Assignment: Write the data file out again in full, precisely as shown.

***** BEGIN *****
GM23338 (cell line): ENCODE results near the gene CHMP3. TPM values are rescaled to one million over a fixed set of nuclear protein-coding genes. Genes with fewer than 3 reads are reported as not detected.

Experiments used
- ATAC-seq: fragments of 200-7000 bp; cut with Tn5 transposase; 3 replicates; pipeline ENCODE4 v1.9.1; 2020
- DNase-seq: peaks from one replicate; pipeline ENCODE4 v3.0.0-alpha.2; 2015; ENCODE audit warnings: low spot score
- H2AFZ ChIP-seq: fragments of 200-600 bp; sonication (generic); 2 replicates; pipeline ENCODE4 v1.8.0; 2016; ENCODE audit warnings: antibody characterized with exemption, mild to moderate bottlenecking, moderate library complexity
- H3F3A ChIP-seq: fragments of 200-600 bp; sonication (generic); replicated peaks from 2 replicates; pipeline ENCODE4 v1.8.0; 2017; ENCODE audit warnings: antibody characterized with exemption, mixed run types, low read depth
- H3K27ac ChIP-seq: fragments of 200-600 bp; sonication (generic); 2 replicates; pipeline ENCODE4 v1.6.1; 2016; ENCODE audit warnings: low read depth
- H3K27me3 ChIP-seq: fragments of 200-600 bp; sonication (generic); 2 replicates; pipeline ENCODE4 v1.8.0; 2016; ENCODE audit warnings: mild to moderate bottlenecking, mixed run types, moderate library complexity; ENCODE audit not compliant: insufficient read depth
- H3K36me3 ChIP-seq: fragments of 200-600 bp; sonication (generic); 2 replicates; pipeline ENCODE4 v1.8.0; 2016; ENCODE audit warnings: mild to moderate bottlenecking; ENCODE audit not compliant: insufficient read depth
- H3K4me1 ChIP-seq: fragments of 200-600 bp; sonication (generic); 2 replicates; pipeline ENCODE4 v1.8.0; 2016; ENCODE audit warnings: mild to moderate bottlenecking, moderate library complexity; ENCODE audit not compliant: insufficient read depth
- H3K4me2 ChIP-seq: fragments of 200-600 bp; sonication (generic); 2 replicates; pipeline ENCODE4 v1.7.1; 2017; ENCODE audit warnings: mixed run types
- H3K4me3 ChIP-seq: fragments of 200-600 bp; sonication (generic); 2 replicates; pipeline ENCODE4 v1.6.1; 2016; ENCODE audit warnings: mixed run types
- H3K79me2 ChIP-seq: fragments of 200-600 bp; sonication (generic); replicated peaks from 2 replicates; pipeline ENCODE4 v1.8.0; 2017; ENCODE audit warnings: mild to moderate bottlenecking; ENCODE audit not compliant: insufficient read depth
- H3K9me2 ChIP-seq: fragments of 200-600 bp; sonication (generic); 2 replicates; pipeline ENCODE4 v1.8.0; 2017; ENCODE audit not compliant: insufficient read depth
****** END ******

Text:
GM23338 (cell line): ENCODE results near the gene CHMP3. TPM values are rescaled to one million over a fixed set of nuclear protein-coding genes. Genes with fewer than 3 reads are reported as not detected.

Experiments used
- ATAC-seq: fragments of 200-7000 bp; cut with Tn5 transposase; 3 replicates; pipeline ENCODE4 v1.9.1; 2020
- DNase-seq: peaks from one replicate; pipeline ENCODE4 v3.0.0-alpha.2; 2015; ENCODE audit warnings: low spot score
- H2AFZ ChIP-seq: fragments of 200-600 bp; sonication (generic); 2 replicates; pipeline ENCODE4 v1.8.0; 2016; ENCODE audit warnings: antibody characterized with exemption, mild to moderate bottlenecking, moderate library complexity
- H3F3A ChIP-seq: fragments of 200-600 bp; sonication (generic); replicated peaks from 2 replicates; pipeline ENCODE4 v1.8.0; 2017; ENCODE audit warnings: antibody characterized with exemption, mixed run types, low read depth
- H3K27ac ChIP-seq: fragments of 200-600 bp; sonication (generic); 2 replicates; pipeline ENCODE4 v1.6.1; 2016; ENCODE audit warnings: low read depth
- H3K27me3 ChIP-seq: fragments of 200-600 bp; sonication (generic); 2 replicates; pipeline ENCODE4 v1.8.0; 2016; ENCODE audit warnings: mild to moderate bottlenecking, mixed run types, moderate library complexity; ENCODE audit not compliant: insufficient read depth
- H3K36me3 ChIP-seq: fragments of 200-600 bp; sonication (generic); 2 replicates; pipeline ENCODE4 v1.8.0; 2016; ENCODE audit warnings: mild to moderate bottlenecking; ENCODE audit not compliant: insufficient read depth
- H3K4me1 ChIP-seq: fragments of 200-600 bp; sonication (generic); 2 replicates; pipeline ENCODE4 v1.8.0; 2016; ENCODE audit warnings: mild to moderate bottlenecking, moderate library complexity; ENCODE audit not compliant: insufficient read depth
- H3K4me2 ChIP-seq: fragments of 200-600 bp; sonication (generic); 2 replicates; pipeline ENCODE4 v1.7.1; 2017; ENCODE audit warnings: mixed run types
- H3K4me3 ChIP-seq: fragments of 200-600 bp; sonication (generic); 2 replicates; pipeline ENCODE4 v1.6.1; 2016; ENCODE audit warnings: mixed run types
- H3K79me2 ChIP-seq: fragments of 200-600 bp; sonication (generic); replicated peaks from 2 replicates; pipeline ENCODE4 v1.8.0; 2017; ENCODE audit warnings: mild to moderate bottlenecking; ENCODE audit not compliant: insufficient read depth
- H3K9me2 ChIP-seq: fragments of 200-600 bp; sonication (generic); 2 replicates; pipeline ENCODE4 v1.8.0; 2017; ENCODE audit not compliant: insufficient read depth